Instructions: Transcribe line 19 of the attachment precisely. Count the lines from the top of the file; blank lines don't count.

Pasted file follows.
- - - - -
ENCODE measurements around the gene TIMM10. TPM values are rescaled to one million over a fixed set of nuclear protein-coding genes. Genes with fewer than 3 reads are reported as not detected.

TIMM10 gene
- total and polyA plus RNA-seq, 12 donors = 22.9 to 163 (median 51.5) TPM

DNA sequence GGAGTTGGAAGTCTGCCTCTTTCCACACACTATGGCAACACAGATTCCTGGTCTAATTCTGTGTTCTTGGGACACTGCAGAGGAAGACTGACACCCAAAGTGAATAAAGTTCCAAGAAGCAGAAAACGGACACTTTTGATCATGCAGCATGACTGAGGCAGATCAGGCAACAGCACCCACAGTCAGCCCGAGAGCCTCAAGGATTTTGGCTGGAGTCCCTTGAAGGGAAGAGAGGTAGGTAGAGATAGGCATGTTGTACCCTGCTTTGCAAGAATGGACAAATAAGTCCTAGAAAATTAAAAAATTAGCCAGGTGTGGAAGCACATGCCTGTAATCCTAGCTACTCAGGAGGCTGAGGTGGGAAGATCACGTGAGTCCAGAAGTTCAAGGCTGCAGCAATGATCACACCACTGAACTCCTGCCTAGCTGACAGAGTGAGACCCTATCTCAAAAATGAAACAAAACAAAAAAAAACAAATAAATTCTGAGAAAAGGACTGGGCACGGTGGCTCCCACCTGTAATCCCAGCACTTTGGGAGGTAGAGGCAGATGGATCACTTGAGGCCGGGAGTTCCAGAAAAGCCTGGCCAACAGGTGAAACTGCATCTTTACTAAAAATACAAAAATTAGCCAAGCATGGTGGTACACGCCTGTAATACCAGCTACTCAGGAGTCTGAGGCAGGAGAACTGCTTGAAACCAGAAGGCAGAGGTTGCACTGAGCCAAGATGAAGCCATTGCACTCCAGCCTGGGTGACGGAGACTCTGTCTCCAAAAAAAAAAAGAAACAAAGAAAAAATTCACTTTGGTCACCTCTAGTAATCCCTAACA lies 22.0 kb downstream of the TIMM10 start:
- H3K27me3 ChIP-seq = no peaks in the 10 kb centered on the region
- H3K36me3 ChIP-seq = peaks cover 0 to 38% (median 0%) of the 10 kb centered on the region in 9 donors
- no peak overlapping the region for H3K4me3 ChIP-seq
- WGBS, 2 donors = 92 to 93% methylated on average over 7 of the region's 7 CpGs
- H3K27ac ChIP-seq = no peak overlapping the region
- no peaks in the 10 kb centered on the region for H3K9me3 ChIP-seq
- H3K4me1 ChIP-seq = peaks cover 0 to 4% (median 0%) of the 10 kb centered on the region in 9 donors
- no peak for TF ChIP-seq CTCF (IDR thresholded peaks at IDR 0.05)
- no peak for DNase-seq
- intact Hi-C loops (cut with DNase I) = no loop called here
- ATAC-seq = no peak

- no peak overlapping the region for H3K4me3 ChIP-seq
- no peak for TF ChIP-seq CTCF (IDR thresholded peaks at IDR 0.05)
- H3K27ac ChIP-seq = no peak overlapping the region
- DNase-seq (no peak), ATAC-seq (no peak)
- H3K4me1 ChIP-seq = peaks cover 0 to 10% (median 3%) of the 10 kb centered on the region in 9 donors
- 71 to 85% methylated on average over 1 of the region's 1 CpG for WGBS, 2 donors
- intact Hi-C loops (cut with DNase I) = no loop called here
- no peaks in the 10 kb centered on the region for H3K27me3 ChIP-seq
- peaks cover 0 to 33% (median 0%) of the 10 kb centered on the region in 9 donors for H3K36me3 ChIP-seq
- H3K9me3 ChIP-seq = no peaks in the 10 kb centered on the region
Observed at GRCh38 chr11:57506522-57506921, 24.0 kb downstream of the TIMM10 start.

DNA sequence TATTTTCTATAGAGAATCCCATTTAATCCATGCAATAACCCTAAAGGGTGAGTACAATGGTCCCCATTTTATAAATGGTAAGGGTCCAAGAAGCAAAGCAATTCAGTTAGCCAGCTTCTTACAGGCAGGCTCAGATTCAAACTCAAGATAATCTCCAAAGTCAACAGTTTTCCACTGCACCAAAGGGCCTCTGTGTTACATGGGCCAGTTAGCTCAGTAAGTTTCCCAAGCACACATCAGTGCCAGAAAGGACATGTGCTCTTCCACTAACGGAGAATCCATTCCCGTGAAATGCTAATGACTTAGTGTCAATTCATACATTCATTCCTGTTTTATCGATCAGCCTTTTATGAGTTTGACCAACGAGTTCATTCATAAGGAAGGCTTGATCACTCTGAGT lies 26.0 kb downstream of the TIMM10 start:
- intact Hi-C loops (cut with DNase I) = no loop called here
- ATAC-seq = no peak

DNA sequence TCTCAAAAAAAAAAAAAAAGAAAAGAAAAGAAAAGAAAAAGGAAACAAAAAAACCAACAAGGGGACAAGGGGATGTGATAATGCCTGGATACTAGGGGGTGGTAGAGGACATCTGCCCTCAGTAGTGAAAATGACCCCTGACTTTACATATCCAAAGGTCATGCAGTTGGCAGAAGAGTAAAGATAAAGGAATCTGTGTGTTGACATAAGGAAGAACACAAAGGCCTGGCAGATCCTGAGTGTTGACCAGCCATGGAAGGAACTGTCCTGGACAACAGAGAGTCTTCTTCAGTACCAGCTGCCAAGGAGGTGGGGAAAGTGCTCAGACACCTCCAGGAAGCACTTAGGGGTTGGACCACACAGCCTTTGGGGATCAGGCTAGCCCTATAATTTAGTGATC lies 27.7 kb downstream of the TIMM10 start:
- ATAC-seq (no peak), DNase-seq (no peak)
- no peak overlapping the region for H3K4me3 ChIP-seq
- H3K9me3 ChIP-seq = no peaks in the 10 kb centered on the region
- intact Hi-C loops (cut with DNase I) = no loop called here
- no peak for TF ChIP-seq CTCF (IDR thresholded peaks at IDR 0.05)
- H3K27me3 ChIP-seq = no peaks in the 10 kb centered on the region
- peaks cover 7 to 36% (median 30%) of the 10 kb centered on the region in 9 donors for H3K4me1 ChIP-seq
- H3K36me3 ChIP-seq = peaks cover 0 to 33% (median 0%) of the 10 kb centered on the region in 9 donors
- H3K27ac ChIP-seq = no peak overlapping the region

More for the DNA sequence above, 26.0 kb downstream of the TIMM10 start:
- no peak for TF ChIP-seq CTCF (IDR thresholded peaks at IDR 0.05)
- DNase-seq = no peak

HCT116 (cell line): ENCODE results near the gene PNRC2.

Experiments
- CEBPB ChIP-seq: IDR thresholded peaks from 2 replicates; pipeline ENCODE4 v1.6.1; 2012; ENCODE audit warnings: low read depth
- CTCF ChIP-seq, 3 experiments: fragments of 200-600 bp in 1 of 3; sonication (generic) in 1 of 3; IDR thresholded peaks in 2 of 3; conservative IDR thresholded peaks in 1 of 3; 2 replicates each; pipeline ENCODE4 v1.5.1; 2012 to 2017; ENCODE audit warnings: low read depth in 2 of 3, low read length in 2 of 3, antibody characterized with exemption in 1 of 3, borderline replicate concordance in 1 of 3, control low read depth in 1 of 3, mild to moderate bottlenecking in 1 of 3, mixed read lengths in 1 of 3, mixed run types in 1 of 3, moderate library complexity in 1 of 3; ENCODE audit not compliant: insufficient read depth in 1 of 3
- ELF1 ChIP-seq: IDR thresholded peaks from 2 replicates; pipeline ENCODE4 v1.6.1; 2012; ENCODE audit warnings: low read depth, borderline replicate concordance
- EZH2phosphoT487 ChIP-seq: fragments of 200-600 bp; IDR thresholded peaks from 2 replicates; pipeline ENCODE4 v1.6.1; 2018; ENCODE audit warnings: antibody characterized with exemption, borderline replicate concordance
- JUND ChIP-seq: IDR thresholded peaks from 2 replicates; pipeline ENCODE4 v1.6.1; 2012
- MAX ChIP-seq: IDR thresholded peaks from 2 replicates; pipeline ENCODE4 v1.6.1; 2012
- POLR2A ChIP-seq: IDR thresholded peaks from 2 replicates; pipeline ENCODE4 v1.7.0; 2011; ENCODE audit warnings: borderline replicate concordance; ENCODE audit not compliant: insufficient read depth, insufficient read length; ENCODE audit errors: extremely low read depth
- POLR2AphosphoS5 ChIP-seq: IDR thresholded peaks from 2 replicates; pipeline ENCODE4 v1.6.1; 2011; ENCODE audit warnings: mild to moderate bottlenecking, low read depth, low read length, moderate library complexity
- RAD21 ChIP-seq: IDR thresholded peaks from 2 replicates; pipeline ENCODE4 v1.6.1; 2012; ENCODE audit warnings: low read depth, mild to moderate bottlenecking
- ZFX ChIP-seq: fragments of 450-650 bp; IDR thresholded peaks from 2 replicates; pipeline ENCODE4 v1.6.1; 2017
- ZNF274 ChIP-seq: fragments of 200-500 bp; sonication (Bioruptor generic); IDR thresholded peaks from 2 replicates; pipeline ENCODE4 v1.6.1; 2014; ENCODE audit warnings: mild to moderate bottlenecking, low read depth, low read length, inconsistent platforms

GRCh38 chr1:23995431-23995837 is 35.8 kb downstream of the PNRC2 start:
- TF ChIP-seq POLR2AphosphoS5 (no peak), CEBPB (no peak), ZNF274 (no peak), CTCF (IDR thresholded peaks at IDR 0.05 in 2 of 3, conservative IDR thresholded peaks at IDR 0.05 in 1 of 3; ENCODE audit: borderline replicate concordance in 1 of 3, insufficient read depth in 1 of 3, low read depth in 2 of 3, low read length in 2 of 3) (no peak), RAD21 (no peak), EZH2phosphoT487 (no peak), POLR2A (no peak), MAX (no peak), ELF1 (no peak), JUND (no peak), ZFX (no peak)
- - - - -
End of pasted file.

- DNase-seq (no peak), ATAC-seq (no peak)